But I think it is important first to make a connection with your subject, specially if we speak of people otherwise it could be a little embarasing to start a dance around a stranger 🙂
    And for me this is somethiong I have to work more, thanks for reminding this important point.

    1. I think we all need to start working on the compositional dance. When engaging with people with the intent to photograph, the connection is always important. I think that can be part of the dance, but yes, sometime you do need to get a little acquainted before sticking a camera up in someone’s face.


    Пт, 24 січ. 2020, 16:04 користувач In Flow with Otto пише:

    > Otto von Münchow posted: ” When I teach workshops or talk about > photography in other arenas, one of the most frequent advises I give is to > keep shooting a scene. Most photographers—professionals and recreational > photographers alike—tend to not work their subject enough. They mo” >

  3. Happy people are always a good subject. Getting them all into such a nice shot can be difficult. Good job! Good for you in having the patience to capture the moment.

  4. I’ve never felt particularly confident in my compositions, and I think your advice is really helpful. I am someone who doesn’t like to intrude on anyone at all. I think I even feel uncomfortable if other people are around me when I’m out with my camera. I didn’t think about this much until just now reading your post, Otto. I feel eager to get out there and try to be a little mobile! I will “move around” my subject a lot more, and let’s see what happens. Thank you.

    1. I would love to hear (or read) about your experience with the dance. The thing is, if you have made the first connection with someone (if it’s people you photograph) and they haven’t objected to being photographed, in almost all cases they will allow you to “dance” with them as well.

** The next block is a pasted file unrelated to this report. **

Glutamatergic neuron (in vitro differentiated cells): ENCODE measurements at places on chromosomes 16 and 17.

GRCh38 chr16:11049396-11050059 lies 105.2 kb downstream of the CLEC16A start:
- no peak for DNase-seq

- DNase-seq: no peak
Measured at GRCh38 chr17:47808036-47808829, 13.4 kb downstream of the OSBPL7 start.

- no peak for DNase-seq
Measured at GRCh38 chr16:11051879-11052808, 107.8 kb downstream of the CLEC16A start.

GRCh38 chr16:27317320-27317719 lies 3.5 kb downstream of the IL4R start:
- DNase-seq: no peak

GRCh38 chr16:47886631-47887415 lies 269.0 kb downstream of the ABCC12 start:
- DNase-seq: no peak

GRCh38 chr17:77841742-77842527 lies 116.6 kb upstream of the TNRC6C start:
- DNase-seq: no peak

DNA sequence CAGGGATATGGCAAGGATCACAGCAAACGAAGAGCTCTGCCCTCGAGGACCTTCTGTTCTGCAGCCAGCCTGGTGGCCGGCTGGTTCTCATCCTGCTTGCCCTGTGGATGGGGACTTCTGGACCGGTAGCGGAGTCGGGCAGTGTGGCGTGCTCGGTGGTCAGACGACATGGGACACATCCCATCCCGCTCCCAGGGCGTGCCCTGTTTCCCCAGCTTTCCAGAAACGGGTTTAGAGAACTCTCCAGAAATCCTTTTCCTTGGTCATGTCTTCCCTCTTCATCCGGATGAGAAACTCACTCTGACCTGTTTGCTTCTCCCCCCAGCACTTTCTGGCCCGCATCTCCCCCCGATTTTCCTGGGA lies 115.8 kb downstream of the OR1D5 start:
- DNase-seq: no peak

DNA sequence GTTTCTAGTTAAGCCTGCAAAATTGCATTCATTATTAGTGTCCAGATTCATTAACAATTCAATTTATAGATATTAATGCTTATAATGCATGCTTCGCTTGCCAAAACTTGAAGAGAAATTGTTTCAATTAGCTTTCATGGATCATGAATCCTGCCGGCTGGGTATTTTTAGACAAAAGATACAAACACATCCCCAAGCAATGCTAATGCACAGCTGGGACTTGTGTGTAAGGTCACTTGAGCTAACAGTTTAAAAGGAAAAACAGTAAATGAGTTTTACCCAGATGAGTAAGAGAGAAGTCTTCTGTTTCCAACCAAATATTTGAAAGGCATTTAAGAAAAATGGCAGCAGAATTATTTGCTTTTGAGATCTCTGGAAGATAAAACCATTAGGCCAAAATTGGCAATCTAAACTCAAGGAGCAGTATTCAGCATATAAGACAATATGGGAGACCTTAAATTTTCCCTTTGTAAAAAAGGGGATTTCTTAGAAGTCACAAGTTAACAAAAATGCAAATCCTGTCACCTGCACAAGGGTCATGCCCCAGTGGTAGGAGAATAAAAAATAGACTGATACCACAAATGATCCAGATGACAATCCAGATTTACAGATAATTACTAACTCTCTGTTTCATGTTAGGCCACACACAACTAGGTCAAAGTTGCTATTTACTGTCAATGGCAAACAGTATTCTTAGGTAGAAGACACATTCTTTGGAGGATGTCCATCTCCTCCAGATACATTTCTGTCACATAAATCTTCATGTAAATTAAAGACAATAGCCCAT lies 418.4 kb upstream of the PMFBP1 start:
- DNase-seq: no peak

5. this picture reminds me of a line from Rocky Horror Picture Show:

    “it’s not easy having a good time.. even smiling makes my face ache.”

  6. Instinctively, I began following this advice from the beginning of my time with a camera. Even though I was photographing flowers, I found that I constantly had to be moving: to find a way to keep the entire bloom in focus, to find an interesting composition, to choose a better background that didn’t compete with the subject. I still do that, and may take twenty photos of a single flower — sometimes, even more. When I come home after a few hours in the field, I can be more exhausted than when I’ve been varnishing. Holding a position, getting up, sitting down — even laying down to shoot up — takes more energy than I ever realized. On the other hand, time seems to disappear. Two or three hours can be gone in a flash, and sometimes I even bring home a good image!

    1. I bet when you practice your compositional dance with a flower – or whatever else you photograph – that you enter a state of deep flow. Time vanishes and it’s only you and your “dance partner”. No?

  7. Sometimes it’s two dances. One to work the scene, and one with the clock. It seems as often as not the clock sets the music. But then a lot of that is really my fault due to photography being the secondary reason for an excursion.

  8. Great advice. Sometimes even a slight change in vantage point or framing makes a big difference. I usually try to collect as many compositions as I can, then decide what I like best when I see them on my computer screen. For landscape photography I like to start out wide then move in closer or change lenses to focus on certain aspects of a scene.